Coffee and tea have long been competing for the position of the most popular beverage in the world. Undeniably, coffee is far more present in the public space, but the teas of the highest quality are increasingly often offered by specialty cafés. Hence, it’s worth looking into the subject and bringing out all that tea has to offer. Do you have a cup of tea at hand? You’ll certainly feel like taking a sip in a moment!
Do You Know All Kinds of Tea?
Tea varieties can be counted in thousands. What is surprising, though, is that they all come from the same plant named Camellia sinensis.
The length of the oxidation process is one of the main contributors to creating various types of tea. To stop oxidation, you need to ‘heat up’ the leaves in high temperature, thus killing the enzymes responsible for the development of this process.
To talk about various types of teas, we typically refer to commonly used colours, the most popular being: white, green, blue (oolong), black and red (Pu-Erh). Many teas are also named after the region in which they are grown. For instance, Assam tea comes from the area located in India, and Yunnan tea is grown in a region of China.
Let’s start with the most subtle of the teas. It is produced from young leaves and non-developed buds which are covered with silver and white hairs. Human hand has little influence on it: withering and oxidation of the leaves take quite a long time and happen naturally, without human interference.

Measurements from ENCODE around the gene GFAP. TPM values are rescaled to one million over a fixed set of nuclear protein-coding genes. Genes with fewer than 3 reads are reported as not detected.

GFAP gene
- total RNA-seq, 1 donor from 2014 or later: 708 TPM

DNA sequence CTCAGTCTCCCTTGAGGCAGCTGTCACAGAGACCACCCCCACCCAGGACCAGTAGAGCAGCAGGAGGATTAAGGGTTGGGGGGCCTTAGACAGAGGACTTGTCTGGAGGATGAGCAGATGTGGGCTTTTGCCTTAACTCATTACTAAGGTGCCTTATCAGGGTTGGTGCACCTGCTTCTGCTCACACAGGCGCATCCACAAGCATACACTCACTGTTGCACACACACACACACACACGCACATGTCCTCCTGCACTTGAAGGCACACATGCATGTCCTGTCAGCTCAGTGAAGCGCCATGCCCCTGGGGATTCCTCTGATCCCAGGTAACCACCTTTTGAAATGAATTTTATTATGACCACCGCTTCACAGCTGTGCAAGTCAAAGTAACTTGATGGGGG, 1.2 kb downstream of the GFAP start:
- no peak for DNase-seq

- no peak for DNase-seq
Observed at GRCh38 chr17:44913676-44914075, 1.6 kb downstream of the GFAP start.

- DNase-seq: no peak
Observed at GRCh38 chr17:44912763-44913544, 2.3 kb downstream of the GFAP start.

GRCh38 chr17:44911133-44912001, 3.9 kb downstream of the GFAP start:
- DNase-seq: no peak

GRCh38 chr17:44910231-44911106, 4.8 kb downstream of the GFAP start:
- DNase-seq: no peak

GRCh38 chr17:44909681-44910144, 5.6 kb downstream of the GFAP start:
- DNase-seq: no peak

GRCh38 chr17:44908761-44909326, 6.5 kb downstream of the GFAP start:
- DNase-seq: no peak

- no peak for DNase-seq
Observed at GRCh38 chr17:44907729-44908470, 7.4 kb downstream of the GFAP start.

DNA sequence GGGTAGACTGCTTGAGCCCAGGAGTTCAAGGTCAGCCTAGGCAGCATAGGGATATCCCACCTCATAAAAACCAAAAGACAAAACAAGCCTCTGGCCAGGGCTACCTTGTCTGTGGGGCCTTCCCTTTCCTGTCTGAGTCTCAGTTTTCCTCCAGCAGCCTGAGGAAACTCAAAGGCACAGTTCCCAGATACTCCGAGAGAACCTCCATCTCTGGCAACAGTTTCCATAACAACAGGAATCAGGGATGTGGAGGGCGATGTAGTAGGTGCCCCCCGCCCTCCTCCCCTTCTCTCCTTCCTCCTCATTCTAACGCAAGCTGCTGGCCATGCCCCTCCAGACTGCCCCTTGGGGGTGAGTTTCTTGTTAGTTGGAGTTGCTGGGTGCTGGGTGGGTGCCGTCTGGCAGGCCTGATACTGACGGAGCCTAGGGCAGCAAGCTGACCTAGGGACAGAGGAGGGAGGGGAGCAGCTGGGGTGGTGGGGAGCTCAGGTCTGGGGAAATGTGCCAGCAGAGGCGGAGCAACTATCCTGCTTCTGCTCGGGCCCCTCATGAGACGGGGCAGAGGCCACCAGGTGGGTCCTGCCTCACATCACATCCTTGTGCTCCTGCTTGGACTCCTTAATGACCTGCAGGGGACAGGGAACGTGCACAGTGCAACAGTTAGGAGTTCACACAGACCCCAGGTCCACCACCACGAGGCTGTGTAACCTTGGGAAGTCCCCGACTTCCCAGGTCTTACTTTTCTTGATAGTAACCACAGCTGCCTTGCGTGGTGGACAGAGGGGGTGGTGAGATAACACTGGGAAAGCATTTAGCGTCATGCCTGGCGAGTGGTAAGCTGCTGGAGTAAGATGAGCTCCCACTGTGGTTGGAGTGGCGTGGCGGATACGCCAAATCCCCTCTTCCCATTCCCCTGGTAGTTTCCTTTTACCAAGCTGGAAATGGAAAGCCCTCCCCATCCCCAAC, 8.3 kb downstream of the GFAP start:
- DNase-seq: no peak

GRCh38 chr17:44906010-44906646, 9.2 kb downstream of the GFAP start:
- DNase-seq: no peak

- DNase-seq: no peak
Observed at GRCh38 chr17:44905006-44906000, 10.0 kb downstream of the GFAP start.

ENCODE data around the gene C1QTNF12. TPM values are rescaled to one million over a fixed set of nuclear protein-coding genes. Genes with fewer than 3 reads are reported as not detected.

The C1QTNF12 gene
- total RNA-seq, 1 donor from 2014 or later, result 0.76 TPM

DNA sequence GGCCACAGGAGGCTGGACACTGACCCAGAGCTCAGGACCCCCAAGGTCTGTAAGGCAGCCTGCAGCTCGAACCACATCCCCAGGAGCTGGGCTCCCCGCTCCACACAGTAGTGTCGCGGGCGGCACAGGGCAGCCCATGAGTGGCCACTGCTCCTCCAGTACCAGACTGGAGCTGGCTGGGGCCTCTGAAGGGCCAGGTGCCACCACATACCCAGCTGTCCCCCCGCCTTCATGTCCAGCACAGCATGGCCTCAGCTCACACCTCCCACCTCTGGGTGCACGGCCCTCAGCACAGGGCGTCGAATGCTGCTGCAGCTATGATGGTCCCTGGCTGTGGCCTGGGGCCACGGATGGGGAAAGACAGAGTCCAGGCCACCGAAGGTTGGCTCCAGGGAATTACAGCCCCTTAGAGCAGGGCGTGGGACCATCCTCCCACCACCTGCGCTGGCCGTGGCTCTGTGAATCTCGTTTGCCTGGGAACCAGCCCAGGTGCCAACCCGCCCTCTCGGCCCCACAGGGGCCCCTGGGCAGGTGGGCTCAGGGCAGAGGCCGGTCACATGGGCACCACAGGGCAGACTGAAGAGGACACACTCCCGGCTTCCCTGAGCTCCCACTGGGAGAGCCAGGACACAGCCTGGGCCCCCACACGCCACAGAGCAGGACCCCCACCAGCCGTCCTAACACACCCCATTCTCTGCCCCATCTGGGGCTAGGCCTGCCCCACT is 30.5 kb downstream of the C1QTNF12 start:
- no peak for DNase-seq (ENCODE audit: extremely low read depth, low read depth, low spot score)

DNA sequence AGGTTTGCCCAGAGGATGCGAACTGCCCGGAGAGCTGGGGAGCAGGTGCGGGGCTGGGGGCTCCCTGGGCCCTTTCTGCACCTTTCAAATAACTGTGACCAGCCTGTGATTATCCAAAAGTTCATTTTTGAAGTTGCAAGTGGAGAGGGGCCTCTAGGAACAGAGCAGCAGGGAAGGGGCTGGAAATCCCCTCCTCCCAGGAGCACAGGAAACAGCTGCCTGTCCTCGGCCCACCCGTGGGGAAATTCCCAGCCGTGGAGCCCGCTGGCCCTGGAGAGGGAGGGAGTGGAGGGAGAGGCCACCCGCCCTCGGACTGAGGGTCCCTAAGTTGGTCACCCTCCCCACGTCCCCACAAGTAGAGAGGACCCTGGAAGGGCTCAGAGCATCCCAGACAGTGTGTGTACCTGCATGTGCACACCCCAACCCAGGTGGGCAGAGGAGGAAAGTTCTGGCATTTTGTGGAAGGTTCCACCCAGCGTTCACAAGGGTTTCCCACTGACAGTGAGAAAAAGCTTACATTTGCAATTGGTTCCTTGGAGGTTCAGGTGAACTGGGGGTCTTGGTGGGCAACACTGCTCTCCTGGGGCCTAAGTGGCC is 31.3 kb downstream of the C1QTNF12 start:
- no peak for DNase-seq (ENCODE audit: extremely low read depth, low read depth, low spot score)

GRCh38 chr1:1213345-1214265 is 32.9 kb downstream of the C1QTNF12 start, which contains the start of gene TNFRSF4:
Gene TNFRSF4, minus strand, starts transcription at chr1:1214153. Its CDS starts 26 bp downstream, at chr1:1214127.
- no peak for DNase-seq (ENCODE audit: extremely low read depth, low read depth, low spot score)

White tea is incredibly delicate, so it is vital to avoid high temperatures during steeping and brew it shorter. It is naturally sweet and refreshing. One can feel subtle aromas of honey, citrus and flowers, and the colour of the infusion is slightly yellow.
Najlepsza zielona herbata powstaje z pierwszych pąków zrywanych wraz z młodymi liśćmi. W bardzo krótkim czasie od zbioru jest podgrzewana, by nie dopuścić do jej oksydacji ani fermentacji. Właśnie dlatego liście zielonej herbaty zachowują swój urzekający intensywny kolor. Jeszcze wilgotne liście są formowane w kulki lub zwijane w paski. Japońska zielona herbata matcha jest mielona na proszek.
High temperature can add bitterness, so this tea is steeped in lower temperatures. Compared with white tea, green tea has stronger flavour, more vivid taste notes and brighter colour. Top quality teas come from China or Japan; Chinese varieties are lighter and more delicate, fruity and grassy, whereas Japanese teas are more intense, with aromas resembling sea and seaweed.
Blue Tea (Oolong)
Oolong tea is produced from big leaves that are dried and then transferred to a highly humid room, where intense oxidation takes place. After being heated up, they are rolled and dried.
Brewing temperature for oolong tea is higher (as compared to white or green tea). Blue tea has a characteristic creamy structure and, depending on the degree of oxidation, it can surprise you with floral and fruity or even chocolate notes. The Chinese name for the tea: wu long, that is ‘black dragon’, corresponds with the dark leaves which unfold while being brewed, twisting and whirling as if they were dancing.
Black tea is definitely the most popular and liked variety in the world. According to various statistics, its production can be up to ¾ of the whole market. Fully oxidized, it is produced from fully grown, big leaves that are left to dry after harvest and then rolled – in this process they acquire their intense brown colour.